The three ‘D’s of Grid 2.0! Image: Younicos
The global energy sector is undergoing fundamental change – sweeping away entrenched business models while creating new opportunities. While predicting the outcome of this ongoing disruption is notoriously difficult, it’s a safe bet that intelligent energy storage will be a key building block of Grid 2.0.
Why? Well, if you take a step back, it’s relatively easy to identify three trends driving the ongoing global reshaping of the energy landscape: decarbonisation, decentralisation and digitisation. As the landscape evolves, charting a safe course requires understanding each of these three Ds – while embracing storage early will help energy users and producers buffer any shocks when the road gets rocky.
Let’s start with the first D: decarbonisation is driven by a powerful combination of policy and market forces. As is well known, the world community has committed to keeping global warming below 2 degrees Celsius, ideally 1.5. Even the 2-degree goal implies a massive ramping up of clean energy technologies. Enter the market! With prices below 3 cents per kilowatt-hour, wind and solar PV have already proven to be the cheapest source of electricity generation in the history of mankind. And as 5.38 €-Cents for PV in Denmark has impressively demonstrated, cheap clean energy is not limited to particularly sunny places. Now bear in mind that we’re only at the beginning of the technology learning curve for wind and solar, a curve that implies that costs will continue to go down by at least 20% each time global deployments double. That, in turn, will mean that solar will cost as little as 2-3 cents in cloudier parts of Europe and North America as early as 2025 – less than eight years from now.
The second D – decentralisation – comes hot on the heels of the first: Clean technologies like wind and solar are decentralised by their very nature. Even larger installations, like offshore wind parks, are relatively spread out compared to conventional generation. And while offshore wind will play its part, most clean energy will be generated on land, often near where the power is needed. This decentralised nature brings both blessings and challenges: More distributed resources make for a more resilient system and enable small and large power consumers alike to produce much of the electricity they need locally. But, of course, decentralised resources also need to be “synced” – both with each other and to overall demand in the system.
The third trend is the ubiquitous digitisation, which also has an important part to play in keeping the decentralised energy system in sync. Advanced energy management software and control algorithms will keep grids in balance and optimise the deployment of various decentralised resources according to market (and thus, if market design is done correctly, system) needs. Such software will also allow customers to lower their energy costs by become partially self-sufficient. It will also enable completely new business models, even helping generate revenues that offset at least part of their deployment cost. It is, of course, only because of smart software that we can blur the line between consumption and production, enabling the creation of prosumers at all usage levels.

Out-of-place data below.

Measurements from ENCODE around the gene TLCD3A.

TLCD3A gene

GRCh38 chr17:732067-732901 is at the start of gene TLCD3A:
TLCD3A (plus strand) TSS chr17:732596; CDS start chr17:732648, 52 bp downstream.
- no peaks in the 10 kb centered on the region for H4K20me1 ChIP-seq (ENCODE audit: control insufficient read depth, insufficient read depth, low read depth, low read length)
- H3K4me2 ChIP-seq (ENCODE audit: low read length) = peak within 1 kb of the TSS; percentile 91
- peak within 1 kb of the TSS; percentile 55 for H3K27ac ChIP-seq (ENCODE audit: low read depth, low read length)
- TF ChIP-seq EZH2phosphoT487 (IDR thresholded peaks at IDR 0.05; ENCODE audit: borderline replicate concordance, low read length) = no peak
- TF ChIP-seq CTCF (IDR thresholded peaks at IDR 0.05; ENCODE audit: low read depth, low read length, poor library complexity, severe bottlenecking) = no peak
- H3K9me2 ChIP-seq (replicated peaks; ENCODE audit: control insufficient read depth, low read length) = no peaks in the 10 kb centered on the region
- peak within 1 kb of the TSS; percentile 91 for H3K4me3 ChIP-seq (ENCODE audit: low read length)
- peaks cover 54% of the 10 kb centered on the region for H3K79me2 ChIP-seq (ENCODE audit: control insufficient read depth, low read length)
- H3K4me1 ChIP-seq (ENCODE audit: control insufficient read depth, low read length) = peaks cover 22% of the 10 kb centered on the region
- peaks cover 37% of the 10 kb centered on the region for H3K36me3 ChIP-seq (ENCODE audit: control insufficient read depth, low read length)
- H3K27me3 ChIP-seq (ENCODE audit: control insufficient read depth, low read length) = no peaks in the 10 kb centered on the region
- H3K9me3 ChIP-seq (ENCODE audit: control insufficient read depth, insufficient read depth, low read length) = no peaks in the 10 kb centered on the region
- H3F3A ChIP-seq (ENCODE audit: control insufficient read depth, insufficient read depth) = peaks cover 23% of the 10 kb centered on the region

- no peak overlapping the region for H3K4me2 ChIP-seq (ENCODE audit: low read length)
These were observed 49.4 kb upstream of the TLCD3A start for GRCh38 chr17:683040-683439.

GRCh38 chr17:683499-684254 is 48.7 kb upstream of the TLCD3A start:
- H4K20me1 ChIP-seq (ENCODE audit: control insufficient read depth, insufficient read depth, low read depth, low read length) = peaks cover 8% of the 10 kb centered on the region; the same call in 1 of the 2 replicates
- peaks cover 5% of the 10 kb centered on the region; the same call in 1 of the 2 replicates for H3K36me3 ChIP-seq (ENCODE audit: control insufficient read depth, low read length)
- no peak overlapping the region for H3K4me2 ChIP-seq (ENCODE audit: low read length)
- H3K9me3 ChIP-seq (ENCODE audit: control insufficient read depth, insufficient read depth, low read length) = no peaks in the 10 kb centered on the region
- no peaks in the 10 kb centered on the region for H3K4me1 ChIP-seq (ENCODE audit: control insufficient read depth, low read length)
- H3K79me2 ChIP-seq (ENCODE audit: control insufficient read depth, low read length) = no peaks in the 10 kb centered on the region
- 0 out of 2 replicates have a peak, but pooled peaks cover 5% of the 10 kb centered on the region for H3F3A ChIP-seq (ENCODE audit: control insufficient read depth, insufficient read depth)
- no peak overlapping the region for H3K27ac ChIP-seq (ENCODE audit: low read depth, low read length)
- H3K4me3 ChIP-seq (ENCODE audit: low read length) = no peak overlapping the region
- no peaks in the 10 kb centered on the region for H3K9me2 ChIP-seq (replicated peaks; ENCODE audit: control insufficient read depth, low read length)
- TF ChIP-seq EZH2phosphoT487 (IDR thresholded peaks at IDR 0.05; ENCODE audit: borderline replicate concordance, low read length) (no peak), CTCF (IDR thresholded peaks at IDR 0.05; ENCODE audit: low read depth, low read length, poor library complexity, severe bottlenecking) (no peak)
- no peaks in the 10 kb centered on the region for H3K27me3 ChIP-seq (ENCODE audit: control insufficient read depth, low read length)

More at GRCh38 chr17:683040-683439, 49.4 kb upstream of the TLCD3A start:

Where batteries fit into this equation
Great – but where do batteries come into all of this? Well, if you think about it, all of the three Ds presuppose smart storage. Wind and solar are cheap and clean, but as is well known they’re also intermittent, requiring storage to provide a balanced output. Decentralisation has many advantages, but will create both regional and temporal imbalances that cannot be met by expanding the grid alone. In fact, batteries are often already the more economical choice, allowing the existing power line infrastructure to be used more effectively and deferring additional investment. In regards to software: The smartest algorithms will not help you control an electron if you don’t have anywhere to store it. In fact, all the new and exciting business models that are upending traditional markets, hinge on controlling the increasingly cheap energy that is being digitally supplied by decarbonised, decentralised resources. Storage provides that control!
That is also why deploying storage can make a lot of sense in various parts of the grid – and for different players. Relatively large battery power plants enable utilities and large grid operators to manage and balance their networks more effectively. Independent power producers (IPPs) can maximise the value of wind and solar electricity with co-located storage. And plug-and-play battery systems allow commercial and industrial energy users to optimise their power needs and cost. So whether you produce, distribute or consume energy: As you navigate along the three Ds, storage will help buffer the road ahead, help maintain momentum and avoid a fourth “D”: deceleration.
By Stephen L. Prince – See more at: energy-storage.news